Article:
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Writing a winning travel nurse resume doesn’t need to be daunting. Now that almost all travel nurse resumes are loaded into an Applicant Tracking System (ATS), you simply need to know how to work with the system to get your resume noticed. All you have to do is follow a few simple rules and your resume will shine.
In ATS, your resume is uploaded by someone and the system autopopulates the corresponding fields. This information is then sifted through by the recruiting team to find the right fit. Knowing how to structure your resume in order to fit into the system will bring you well on your way to getting hired.
Use Microsoft Word, Wordpad or Notepad to write your resume. Avoid using Adobe InDesign or other fancy formatting applications, because your resume’s content won’t be picked up by ATS. Don’t use PDFs or jpgs. Although ATS might be able to pick up the information, it’s safer to use .doc.
Use punctuation so that ATS can read your resume easily. If you write “Location: Dallas, TX” it will be easier for the system to read than if you wrote, “I currently live in Dallas but would like an assignment in …” A colon separates the data for the system. Also, using easily understandable titles like education, specialties, licenses and profession will greatly increase your chances of having your information sorted correctly.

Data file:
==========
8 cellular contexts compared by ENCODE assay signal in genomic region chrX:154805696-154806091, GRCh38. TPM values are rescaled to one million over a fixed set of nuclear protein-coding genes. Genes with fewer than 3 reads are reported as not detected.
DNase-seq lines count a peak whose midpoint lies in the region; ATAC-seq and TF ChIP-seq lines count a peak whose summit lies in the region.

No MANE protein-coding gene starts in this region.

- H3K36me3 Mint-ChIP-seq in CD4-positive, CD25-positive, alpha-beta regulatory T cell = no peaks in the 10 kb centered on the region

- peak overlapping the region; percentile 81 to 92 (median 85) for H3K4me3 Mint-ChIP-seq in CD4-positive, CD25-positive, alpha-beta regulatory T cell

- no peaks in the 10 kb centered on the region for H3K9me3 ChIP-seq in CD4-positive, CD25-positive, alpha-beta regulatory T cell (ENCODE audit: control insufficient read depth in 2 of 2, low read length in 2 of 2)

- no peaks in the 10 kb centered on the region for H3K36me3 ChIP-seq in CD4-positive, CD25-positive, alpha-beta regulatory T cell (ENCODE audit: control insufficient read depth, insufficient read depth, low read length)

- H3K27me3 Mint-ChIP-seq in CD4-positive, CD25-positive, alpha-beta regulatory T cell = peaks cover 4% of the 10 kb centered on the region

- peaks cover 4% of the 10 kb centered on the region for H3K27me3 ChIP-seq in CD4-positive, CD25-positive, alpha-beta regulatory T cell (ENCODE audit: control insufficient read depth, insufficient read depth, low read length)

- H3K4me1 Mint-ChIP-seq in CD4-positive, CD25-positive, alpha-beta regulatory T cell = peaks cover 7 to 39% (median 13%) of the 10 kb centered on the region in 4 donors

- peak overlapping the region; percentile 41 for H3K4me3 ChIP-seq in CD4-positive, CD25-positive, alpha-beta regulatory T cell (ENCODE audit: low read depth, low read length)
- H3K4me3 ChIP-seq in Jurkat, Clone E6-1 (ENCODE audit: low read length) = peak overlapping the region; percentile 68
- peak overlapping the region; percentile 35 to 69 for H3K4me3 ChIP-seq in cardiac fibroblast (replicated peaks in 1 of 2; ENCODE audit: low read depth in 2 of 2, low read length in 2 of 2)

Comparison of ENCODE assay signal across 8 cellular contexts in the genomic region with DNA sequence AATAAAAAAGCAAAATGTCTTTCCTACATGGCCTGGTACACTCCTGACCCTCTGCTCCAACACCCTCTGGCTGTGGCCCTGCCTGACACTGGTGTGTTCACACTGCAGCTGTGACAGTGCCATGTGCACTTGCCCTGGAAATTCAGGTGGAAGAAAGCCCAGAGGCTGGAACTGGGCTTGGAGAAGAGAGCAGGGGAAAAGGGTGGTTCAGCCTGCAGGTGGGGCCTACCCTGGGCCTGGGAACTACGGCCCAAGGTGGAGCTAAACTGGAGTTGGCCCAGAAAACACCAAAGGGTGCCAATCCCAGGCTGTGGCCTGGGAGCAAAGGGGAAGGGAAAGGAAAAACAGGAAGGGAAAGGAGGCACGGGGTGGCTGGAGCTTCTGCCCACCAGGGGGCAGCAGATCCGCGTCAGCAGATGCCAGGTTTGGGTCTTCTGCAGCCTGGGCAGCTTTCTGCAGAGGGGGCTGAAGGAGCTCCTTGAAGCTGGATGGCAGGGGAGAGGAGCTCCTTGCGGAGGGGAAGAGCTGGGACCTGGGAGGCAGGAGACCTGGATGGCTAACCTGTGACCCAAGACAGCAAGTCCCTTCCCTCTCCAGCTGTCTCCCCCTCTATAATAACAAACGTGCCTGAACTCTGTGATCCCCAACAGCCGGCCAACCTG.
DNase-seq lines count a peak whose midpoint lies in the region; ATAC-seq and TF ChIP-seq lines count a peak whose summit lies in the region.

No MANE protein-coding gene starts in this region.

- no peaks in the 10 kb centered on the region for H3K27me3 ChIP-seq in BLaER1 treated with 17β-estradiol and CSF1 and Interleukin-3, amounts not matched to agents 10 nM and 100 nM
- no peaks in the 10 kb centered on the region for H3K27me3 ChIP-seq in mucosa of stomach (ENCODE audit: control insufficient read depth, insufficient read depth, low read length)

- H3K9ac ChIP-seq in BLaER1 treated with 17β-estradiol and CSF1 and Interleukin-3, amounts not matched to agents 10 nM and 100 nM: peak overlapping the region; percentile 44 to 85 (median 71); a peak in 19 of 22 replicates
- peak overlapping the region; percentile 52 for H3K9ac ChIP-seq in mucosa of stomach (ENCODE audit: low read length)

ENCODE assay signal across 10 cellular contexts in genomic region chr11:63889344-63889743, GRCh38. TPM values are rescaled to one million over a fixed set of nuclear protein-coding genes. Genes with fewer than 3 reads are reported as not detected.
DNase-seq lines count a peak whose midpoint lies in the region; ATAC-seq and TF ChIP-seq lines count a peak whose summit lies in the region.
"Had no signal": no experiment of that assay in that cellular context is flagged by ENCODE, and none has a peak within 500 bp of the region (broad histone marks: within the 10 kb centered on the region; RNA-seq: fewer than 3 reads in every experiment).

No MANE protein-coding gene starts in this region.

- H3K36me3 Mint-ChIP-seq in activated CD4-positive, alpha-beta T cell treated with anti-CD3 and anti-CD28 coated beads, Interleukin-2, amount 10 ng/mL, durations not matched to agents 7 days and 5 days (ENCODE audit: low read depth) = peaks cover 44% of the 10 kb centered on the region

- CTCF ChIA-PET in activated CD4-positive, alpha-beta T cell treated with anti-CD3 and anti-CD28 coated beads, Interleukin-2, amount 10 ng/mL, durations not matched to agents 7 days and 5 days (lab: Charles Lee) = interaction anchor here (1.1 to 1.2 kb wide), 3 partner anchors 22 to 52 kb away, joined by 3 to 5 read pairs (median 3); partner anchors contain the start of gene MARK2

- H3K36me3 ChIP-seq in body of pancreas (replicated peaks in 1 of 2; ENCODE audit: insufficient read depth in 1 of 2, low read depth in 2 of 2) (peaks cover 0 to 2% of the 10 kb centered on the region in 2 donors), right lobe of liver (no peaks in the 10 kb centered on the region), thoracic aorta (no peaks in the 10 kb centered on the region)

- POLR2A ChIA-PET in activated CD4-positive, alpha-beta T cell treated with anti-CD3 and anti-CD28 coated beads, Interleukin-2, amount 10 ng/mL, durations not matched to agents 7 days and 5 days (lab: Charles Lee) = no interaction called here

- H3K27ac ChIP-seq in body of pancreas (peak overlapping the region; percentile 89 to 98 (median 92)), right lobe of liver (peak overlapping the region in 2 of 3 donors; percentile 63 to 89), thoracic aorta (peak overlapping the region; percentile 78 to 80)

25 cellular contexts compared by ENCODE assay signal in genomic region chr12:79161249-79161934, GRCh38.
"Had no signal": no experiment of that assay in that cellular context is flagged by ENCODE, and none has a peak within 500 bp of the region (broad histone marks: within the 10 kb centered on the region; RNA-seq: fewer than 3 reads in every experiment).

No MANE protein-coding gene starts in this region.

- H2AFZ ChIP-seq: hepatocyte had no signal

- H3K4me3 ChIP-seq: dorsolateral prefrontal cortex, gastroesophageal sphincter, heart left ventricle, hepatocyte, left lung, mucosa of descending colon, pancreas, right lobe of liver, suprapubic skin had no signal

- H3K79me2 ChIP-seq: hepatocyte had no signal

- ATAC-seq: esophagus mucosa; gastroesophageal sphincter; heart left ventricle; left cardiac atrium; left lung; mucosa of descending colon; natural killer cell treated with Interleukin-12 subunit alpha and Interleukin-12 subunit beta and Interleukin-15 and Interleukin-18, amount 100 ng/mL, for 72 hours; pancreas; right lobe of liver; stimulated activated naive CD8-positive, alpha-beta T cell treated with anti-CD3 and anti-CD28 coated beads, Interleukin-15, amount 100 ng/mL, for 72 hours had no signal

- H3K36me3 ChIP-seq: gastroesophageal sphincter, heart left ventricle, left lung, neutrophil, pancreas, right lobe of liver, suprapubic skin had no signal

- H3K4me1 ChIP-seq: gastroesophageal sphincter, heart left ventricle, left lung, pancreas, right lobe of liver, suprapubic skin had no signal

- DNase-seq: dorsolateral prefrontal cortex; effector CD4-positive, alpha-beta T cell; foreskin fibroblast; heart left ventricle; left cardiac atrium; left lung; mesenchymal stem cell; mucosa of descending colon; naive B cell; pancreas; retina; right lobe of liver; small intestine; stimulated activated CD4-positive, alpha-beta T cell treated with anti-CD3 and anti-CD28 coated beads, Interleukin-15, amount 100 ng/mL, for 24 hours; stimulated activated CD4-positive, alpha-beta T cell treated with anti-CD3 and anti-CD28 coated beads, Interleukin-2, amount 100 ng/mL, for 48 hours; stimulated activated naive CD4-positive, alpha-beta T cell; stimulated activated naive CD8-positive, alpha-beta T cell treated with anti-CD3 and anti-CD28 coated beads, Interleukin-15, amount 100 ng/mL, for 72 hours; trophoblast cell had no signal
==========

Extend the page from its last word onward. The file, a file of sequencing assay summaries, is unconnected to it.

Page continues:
When writing about your education and degrees, it’s not enough to list the institution and the degree you earned. You must include:
○ Institution’s full official name
○ Full address
○ Telephone number
○ Exact dates of attendance
○ Name of degree achieved
For licenses and certifications:
○ List every license and certification you have by its correct significations (using RN instead of nurse, for example)
○ List the license or certification number if applicable
○ List the licensing or certifying body for every license and certification you have
○ List the expiration date for every license and certification
○ If there is no expiration, then list date obtained
○ If it’s a compact nursing license, then clearly state it
Aside from getting your education and license information right, your resume needs to include the following:
○ Electronic Health Record (EHR)/Electronic Medical Record (EMR) experience.
○ ICD-10 billing code experience.
○ Facility and unit types. Include the types of facilities you’ve worked in and be specific.
○ Nurse-to-patient ratio. How many patients have you managed?
○ Number of beds. How large were the past facilities you worked at?
Highlight your travel assignments, because they can be your golden ticket to your next travel assignment! Many recruiters are looking for recent travel nursing experience, so if you have it, flaunt it. Add the text “job type” and then follow it with the appropriate title, such as “Job Type: Travel Nurse.”
Try to keep your resume to only one page. It may be tempting to go on and on about your qualifications and expertise, but out of respect for the people reading your resume, keep it brief.
Ask a friend or relative to proofread your resume and give you their thoughts. Although they may not be familiar with how a travel nurse resume should read, it helps to have another person check for misspellings and grammatical errors.
Make sure to regularly update your resume so you can have it ready in case an opportunity comes your way. You never know when the perfect travel nursing assignment will open up.
Giving yourself time to get your travel nurse resume right will pay off in the end. It takes only a few moments for someone to have an impression of you based on your resume, so gather all the details you need to show off your experience and skills and create a winning travel nurse resume that will get you your dream assignment.